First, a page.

Dozens of staff have resigned from the City of Melbourne in recent months amid rising anger at stalled enterprise bargaining negotiations and redundancies.
Negotiations on the EBA broke down last week and the council’s leaders referred the industrial dispute to the Fair Work Commission, underscoring the souring relationship between staff and leadership.
Council staff including childcare educators, librarians and administrative workers have gone without a pay rise for nearly three years, and negotiations have broken down largely over management’s refusal to give backpay for the past two years.
Chief executive Justin Hanney said there was broad agreement between the parties but management had referred the negotiations to Fair Work “to help us resolve an offer more swiftly”.
“We want to create an agreement that recognises the great work of our people, while ensuring we respond appropriately to the financial challenges COVID-19 has presented to our city,” he said.
Australian Services Union secretary Lisa Darmanin said union members had put planned industrial action on hold in good faith while negotiations were under way, but she hinted members’ patience was running out.
“ASU members have taken the first step towards protected industrial action, as part of the ‘Un-Capp our Wages’ campaign,” she said.
“We put this campaign on hold to give the City of Melbourne a chance to put a fair wage offer where wages keep pace with cost of living. City of Melbourne can avoid potentially disruptive industrial action by putting a fair offer on the table.”
The previous workplace agreement expired on June 30, 2019.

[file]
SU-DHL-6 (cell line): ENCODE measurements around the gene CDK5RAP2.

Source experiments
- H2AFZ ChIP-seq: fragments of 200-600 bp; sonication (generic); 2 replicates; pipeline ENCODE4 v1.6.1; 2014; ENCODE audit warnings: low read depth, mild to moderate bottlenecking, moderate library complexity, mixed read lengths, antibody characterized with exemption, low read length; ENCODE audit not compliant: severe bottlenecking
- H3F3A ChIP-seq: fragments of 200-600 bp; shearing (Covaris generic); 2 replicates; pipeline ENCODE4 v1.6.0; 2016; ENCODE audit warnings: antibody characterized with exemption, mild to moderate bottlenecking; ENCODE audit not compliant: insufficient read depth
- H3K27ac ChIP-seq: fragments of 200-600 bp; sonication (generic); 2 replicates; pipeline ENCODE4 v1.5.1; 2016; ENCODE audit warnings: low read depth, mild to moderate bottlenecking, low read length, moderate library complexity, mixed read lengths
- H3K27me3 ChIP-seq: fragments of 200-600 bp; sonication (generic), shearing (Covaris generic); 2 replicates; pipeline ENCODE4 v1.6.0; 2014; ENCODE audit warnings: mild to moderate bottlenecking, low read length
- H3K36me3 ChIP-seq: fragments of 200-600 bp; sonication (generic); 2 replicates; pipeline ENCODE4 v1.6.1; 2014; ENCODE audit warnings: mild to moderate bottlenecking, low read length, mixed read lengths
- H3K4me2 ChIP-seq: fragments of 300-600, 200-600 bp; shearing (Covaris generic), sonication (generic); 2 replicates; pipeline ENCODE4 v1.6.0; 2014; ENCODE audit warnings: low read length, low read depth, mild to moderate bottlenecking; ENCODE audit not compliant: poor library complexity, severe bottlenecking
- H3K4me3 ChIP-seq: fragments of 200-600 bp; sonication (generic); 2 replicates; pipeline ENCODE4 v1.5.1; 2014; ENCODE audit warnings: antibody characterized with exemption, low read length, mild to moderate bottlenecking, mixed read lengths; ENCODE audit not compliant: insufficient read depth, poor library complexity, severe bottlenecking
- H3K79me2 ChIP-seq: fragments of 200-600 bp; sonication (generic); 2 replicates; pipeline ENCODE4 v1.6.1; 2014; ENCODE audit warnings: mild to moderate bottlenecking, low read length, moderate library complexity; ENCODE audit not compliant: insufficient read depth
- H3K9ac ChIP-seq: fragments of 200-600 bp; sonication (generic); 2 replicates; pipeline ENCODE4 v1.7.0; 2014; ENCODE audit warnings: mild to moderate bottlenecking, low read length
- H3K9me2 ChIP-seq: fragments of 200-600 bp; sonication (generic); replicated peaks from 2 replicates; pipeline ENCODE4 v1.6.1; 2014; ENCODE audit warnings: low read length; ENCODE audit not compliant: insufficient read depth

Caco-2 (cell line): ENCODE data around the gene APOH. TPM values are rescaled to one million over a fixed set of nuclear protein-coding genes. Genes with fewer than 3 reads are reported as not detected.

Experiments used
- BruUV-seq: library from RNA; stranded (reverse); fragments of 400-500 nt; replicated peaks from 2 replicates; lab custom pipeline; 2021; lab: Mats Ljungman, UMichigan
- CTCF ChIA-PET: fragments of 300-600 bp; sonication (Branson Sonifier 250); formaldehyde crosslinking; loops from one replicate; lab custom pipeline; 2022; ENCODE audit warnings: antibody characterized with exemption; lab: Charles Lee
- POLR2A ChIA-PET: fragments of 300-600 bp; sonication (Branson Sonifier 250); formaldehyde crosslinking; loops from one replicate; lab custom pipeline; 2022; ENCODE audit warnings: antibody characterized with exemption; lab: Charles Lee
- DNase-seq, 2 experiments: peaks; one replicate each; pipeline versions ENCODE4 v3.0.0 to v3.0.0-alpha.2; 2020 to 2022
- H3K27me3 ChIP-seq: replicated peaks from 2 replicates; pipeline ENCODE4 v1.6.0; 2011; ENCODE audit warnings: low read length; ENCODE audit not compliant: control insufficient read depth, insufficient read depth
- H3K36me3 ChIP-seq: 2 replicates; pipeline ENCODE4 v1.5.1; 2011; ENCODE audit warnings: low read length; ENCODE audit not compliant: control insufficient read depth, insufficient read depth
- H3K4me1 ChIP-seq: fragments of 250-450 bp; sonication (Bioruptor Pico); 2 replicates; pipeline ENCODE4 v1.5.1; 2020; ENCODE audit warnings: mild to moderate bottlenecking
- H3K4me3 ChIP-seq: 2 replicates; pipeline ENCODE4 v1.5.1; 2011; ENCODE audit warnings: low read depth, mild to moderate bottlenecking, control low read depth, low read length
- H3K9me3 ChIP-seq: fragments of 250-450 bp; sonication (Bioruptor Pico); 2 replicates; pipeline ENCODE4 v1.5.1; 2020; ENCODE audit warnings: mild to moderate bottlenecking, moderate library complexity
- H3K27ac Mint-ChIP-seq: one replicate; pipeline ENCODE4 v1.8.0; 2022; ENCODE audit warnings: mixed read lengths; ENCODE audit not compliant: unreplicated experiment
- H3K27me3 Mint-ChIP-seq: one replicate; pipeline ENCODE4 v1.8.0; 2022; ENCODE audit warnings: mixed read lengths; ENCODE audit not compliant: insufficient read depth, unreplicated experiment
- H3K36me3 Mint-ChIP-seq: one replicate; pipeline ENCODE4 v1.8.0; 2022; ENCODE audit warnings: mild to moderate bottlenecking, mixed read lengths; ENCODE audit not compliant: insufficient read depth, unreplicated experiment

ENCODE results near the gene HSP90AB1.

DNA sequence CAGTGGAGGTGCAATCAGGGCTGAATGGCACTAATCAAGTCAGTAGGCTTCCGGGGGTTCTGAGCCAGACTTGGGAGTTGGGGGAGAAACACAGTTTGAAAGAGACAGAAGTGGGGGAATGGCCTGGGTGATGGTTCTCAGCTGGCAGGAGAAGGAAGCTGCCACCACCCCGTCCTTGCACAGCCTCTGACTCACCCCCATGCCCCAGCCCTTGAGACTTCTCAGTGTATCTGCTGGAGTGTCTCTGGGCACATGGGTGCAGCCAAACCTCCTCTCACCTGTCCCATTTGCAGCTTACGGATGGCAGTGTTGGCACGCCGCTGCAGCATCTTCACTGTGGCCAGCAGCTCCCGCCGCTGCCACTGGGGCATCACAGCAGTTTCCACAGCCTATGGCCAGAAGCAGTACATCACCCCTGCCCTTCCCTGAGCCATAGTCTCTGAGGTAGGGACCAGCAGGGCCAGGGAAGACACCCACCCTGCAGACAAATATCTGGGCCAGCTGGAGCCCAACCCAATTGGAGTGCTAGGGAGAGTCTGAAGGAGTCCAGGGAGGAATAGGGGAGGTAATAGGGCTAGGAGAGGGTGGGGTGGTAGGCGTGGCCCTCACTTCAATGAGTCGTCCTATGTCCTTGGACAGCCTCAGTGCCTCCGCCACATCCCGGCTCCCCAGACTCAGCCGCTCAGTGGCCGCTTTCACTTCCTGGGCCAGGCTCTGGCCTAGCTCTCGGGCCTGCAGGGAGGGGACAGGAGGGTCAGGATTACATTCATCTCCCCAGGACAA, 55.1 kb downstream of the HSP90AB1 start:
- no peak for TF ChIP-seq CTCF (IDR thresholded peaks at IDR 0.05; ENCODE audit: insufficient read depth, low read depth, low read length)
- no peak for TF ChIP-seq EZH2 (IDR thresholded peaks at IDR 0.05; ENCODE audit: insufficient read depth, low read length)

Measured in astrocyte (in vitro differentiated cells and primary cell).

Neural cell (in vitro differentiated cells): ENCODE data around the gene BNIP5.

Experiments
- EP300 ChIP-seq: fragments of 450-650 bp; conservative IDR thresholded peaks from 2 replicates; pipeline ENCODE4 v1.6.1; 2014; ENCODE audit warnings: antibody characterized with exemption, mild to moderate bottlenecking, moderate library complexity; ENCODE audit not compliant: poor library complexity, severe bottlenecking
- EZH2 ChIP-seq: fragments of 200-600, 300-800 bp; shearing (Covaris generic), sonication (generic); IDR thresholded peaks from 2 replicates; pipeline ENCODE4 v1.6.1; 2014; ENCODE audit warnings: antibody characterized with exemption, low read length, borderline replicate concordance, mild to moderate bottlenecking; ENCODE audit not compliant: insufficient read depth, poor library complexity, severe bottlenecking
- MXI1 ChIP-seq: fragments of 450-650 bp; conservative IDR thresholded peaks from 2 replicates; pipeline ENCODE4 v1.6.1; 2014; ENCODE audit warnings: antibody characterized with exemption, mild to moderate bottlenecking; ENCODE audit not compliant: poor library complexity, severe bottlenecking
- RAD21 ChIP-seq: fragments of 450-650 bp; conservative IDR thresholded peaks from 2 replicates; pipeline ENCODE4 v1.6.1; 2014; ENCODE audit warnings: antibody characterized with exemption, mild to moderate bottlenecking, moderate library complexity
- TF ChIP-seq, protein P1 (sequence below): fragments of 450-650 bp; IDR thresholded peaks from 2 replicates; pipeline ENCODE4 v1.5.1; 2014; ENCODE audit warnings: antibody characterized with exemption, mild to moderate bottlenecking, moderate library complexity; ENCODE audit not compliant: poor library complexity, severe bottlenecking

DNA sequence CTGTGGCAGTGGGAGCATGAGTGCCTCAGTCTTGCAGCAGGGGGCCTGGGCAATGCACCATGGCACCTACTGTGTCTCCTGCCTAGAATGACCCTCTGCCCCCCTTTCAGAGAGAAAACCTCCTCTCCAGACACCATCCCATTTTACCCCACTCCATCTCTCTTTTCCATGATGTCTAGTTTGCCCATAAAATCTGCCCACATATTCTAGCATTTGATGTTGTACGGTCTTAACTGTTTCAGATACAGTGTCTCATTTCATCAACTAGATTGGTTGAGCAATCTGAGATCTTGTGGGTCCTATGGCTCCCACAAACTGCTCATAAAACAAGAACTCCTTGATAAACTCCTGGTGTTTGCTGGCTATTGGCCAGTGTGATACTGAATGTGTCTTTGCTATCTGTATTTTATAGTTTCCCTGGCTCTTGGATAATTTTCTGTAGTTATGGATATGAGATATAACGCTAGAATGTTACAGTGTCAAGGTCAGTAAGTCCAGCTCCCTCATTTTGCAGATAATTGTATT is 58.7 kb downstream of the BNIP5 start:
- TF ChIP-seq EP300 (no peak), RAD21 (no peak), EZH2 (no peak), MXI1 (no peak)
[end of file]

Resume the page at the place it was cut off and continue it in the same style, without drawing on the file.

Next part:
A City of Melbourne spokeswoman said members of the executive team had not received pay rises this year and last year, including Mr Hanney at his own request.
Mr Hanney’s total employment package is worth $498,000 a year; higher than lord mayor Sally Capp’s $200,870 a year and Premier Daniel Andrews, who took home $441,000 in 2020.
The City of Melbourne employs 1500 staff in a range of roles, including community workers and staff at Town Hall.
The ASU believes about 200 staff have resigned in the past few months, although a spokeswoman for the council questioned this figure. However, she could not say how many staff had left, instead pointing to the recent council budget, which predicted an annual turnover of 6 per cent – equivalent to 90 employees.
Mr Hanney said the new agreement must be fair for employees and ratepayers alike, adding one in five retail premises within the municipality was vacant.
“The City of Melbourne is acutely aware of the economic circumstances facing small business owners, residents and workers who are doing it tough, which is why we are offering rate relief again this year,” he said.
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